Monday, February 8, 2010

Leadership: Lincoln vs Obama

The pending (and long overdue) changes in our 'don't ask don't tell' policy gave BobOnARoll an opportunity for reflection on presidential leadership and styles of our current prez vs. my own favorite, A. Lincoln, whose birthday we commemorate this week.

LGBT leaders have been vocal critics of Obama's reluctance to get out front of public opinion on gay marriage, including recognition of marriage at the federal level, and equal treatment in the military. The criticism has been well-founded. After a while, the 'trust us, our hearts are in the right place' rhetoric loses meaning without action. For example, the discharge of gay men and lesbians from the military for violations of 'don't ask' could have been halted in the first month of the administration, leaving the bigger issue for later.

Yet, there is something to be said for not getting too far ahead of public opinion. Lincoln's Emancipation Proclamation, as depicted in the wonderful Doris Kearns Goodwin book I read last year, was not a case study of how presidents change history by standing up for what's right in the face of public opinion that holds otherwise. In fact, Lincoln's great political skills derived from his ability to communicate, massage, and signal to the public and the political and economic elites the nature of the changes that needed to come, and his uncanny sense of timing---knowing, intuitively, when the people were prepared to go along with big policy changes.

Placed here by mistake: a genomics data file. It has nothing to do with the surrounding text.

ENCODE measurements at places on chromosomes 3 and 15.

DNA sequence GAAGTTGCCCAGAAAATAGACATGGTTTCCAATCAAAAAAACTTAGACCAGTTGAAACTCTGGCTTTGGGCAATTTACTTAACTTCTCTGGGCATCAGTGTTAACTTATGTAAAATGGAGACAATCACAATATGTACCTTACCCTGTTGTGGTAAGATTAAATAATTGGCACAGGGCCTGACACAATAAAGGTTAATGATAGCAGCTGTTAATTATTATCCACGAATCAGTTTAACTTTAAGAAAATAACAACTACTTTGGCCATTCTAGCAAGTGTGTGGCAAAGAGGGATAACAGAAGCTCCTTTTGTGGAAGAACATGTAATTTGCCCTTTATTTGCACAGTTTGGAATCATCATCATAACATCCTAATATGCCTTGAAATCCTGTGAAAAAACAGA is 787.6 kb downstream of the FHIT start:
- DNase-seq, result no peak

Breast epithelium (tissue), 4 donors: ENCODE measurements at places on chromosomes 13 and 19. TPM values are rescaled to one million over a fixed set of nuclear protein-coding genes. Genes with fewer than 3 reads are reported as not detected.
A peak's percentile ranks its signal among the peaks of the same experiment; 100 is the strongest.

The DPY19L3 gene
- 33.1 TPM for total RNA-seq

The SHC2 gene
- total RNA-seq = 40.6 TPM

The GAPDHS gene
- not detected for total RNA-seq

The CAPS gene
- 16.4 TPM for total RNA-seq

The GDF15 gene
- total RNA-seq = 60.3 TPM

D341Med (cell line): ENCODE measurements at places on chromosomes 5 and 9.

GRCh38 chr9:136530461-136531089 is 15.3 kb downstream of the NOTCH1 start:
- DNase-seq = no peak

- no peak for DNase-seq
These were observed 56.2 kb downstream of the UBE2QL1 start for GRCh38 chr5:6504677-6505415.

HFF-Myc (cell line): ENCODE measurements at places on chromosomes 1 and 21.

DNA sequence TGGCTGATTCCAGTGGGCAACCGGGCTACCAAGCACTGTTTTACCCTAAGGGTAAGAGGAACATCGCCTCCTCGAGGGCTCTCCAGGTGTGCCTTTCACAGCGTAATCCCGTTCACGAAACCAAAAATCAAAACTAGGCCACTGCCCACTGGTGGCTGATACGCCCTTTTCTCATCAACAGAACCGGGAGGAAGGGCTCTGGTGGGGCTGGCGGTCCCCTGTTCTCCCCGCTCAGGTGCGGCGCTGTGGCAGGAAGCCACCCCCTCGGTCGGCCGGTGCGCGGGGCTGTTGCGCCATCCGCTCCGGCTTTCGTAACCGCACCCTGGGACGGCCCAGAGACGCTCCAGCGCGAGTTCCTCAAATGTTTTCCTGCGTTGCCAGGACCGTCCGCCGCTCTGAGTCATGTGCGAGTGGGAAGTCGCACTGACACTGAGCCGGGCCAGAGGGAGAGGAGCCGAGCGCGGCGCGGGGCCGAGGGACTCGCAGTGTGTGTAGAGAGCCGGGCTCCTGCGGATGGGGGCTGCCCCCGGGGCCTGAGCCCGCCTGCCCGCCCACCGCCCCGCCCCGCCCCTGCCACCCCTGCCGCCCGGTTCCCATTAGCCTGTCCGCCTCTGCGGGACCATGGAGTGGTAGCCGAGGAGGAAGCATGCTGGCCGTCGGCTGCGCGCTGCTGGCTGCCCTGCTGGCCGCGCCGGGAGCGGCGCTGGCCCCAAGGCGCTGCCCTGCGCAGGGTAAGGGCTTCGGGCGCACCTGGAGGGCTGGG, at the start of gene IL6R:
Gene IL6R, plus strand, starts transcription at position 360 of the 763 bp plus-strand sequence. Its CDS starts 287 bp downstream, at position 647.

The proclamation itself did not abolish slavery everywhere in the U.S.---and, despite his deeply held beliefs about the immoral nature of slavery, Lincoln did not issue the edict until the beginning of his third year in office, well into the Civil War years. The Goodwin book suggests that the Proclamation was a well-timed product of the necessities of demoralizing the enemy and recruiting much-needed black manpower into the armed forces, in addition to expressing a moral imperative.

I posted ( the view that Obama's decision to proceed with the wider war in Afghanistan was the opportune moment to declare that we needed all hands on deck, and as a matter of both practicality and decency, we needed a new policy. That would have been a Lincolnesque approach to the challenge. Instead, these folks dithered until just last week. Better late than never, I suppose.

Obama? He's no A. Lincoln. Let's just hope he's not another J. Carter.

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